Finally we have a blog where you will be able to catch up with what we’ve been up to. We’ll also post details of future work and of opportunities for you to lend a hand with the work of the Landscape Research Centre - we’re hoping to return to Boltby this year and we’ll be looking for volunteers!
Click here to join in and post your comments, suggestions and criticisms!
Sherburn 2011 Update
The interim report of our research excavation in Sherburn is now available by clicking here
Boltby Scar 2011 Update
The Interim Report on the 2011 excavation season at Boltby Scar Hillfort and the large round barrow it contained is now available to download as a pdf. Please click here.
The progress of the excavation as it took place can be reviewed by reading the Bolby Scar blog!
The full project design for the 2011 excavation , together with the report on the first season’s excavation can be found by clicking here.
During Summer 2010 we undertook a small research excavation in East Heslerton in order to date the palisaded enclosure revealed by geophysical survey, and the grubenhaus within it. This work forms part of a larger project funded jointly by English Heritage and the Landfill Communities Fund. We will shortly be erecting two information boards on the site. You can read the report on the geophysical survey and excavation by clicking here.
As archaeologists, our engagement with our subject is shaped by the excavations we have worked on, and the other archaeologists we have encountered along the way. But the world of archaeology has changed dramatically over the past twenty-five years, not least in becoming a profession. Some argue that the fun has gone out of archaeology, and that the 'great excavations' of the past no longer exist for us to participate in and for future generations of budding archaeologists to look forward to. This collection of essays, deriving from a session at the Institute for Archaeologists annual conference in 2007, touches on that debate. Yet its main focus is on documenting great excavations of the past, assessing what made them great and why they persist in the memory and folklore of archaeologists today. It is, as one of the authors states, an archaeography. It is also a social history of our profession and one that should stir memories and dispel (or corroborate) some urban myths that younger archaeologists may be aware of. An impressive list of authors and projects make this a significant contribution to the history and development of British archaeology over the course of the twentieth century. Fifteen chapters describe specific projects, from Danebury to the Brieddin, from Howe to West Heslerton; six further chapters provide a thematic overview, covering early excavations, the IfA, English Heritage and the commercial sector. Lavishly illustrated, this is a book that will provoke memories and stir debate. 368p, 146 b/w and col illus (Oxbow Books 2010)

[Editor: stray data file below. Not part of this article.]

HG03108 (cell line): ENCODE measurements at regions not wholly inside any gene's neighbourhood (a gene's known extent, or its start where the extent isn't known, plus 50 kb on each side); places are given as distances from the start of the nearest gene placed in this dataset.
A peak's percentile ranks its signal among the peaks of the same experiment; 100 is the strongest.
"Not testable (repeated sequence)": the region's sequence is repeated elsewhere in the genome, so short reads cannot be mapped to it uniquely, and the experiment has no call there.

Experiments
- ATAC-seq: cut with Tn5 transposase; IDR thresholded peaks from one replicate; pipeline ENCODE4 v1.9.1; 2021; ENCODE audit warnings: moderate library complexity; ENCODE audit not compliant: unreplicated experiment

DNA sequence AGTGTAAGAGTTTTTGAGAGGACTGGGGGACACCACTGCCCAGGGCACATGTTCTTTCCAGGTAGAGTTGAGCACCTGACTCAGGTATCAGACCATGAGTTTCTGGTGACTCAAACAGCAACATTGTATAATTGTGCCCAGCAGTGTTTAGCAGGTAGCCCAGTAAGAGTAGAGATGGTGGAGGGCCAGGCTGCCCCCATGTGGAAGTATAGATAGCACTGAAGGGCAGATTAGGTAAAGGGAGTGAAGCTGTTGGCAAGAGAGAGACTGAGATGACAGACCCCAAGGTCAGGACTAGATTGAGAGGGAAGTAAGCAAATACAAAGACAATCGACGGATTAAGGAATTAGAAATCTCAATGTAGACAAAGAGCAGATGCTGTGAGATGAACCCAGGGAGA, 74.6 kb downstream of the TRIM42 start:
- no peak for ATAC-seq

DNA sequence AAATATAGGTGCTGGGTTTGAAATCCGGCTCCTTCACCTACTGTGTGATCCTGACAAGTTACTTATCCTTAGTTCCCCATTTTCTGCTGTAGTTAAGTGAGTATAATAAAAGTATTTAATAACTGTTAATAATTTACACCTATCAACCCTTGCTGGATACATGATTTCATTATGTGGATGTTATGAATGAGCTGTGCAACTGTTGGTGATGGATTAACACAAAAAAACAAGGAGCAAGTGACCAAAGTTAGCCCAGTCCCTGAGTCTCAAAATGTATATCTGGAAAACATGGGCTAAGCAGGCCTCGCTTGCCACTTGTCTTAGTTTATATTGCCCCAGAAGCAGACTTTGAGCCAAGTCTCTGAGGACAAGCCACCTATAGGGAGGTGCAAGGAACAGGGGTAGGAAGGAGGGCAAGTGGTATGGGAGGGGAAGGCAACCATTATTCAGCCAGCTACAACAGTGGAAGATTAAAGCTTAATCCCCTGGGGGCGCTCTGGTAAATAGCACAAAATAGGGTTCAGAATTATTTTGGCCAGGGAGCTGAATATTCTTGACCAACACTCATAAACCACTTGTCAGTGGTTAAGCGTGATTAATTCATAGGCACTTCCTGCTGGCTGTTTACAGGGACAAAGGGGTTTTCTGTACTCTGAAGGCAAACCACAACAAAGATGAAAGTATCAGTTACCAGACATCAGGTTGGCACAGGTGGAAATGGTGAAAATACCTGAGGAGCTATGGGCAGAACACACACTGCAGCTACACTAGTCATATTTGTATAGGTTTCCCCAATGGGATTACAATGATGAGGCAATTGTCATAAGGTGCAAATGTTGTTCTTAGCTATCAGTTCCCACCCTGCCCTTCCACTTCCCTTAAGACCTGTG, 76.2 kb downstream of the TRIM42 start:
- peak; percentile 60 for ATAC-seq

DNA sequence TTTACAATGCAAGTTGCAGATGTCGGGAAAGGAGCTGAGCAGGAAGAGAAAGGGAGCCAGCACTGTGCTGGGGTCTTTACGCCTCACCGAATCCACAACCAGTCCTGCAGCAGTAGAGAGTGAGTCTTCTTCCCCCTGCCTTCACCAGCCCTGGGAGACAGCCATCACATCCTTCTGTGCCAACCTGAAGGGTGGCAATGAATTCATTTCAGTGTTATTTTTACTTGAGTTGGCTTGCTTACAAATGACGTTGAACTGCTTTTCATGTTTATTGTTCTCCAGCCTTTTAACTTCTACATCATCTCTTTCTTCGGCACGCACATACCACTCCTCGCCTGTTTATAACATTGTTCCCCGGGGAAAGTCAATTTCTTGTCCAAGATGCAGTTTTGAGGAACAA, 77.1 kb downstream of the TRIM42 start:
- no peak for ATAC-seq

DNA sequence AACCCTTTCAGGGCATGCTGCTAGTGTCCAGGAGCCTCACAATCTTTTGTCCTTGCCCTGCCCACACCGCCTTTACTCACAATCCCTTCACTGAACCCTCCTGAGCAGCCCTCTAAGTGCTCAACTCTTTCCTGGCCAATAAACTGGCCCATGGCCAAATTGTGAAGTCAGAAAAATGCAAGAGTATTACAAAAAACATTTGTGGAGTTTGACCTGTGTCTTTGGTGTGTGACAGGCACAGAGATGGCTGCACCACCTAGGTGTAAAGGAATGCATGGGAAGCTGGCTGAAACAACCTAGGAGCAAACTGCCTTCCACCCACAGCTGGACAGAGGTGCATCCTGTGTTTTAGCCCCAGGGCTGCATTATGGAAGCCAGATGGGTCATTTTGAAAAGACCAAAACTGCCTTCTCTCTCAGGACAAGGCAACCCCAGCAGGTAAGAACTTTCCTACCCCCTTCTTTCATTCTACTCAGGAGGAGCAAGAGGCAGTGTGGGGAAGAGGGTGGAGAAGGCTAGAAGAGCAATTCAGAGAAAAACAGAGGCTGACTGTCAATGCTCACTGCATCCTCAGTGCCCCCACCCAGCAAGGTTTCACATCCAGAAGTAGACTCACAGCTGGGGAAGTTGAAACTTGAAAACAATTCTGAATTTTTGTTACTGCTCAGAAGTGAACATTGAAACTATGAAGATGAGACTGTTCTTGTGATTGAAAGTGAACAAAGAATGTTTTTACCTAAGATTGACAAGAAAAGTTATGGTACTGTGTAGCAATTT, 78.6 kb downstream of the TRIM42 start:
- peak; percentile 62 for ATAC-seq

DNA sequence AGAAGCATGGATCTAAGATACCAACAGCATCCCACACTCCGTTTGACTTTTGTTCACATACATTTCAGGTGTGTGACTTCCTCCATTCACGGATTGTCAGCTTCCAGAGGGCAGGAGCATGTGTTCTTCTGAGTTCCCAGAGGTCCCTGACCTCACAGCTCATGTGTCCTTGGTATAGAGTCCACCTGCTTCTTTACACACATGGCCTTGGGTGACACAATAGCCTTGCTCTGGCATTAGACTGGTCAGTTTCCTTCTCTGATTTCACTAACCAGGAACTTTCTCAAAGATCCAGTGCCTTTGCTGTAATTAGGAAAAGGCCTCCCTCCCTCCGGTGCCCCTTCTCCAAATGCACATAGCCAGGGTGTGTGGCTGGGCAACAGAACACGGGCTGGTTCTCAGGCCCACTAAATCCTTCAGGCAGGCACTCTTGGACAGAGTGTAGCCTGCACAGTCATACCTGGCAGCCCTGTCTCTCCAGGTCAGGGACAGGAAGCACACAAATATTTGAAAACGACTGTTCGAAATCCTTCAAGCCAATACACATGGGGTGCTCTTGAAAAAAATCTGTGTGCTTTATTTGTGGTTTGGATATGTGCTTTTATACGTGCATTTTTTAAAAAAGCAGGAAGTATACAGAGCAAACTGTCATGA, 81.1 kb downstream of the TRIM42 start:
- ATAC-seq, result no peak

Digital Information Technology in Field Archaeology
The full report for this project, funded by English Heritage, is now available to read at Internet Archaeology.
The Landscape Research Centre, in collaboration with Leica Geosystems, The Institute of Medieval Studies, University of Leeds and The University of Siena, Laboratory of Landscape Archaeology & Remote Sensing are engaged in research into the development of St. Mary’s Church, Lastingham, North Yorkshire. Click here to see the point cloud data.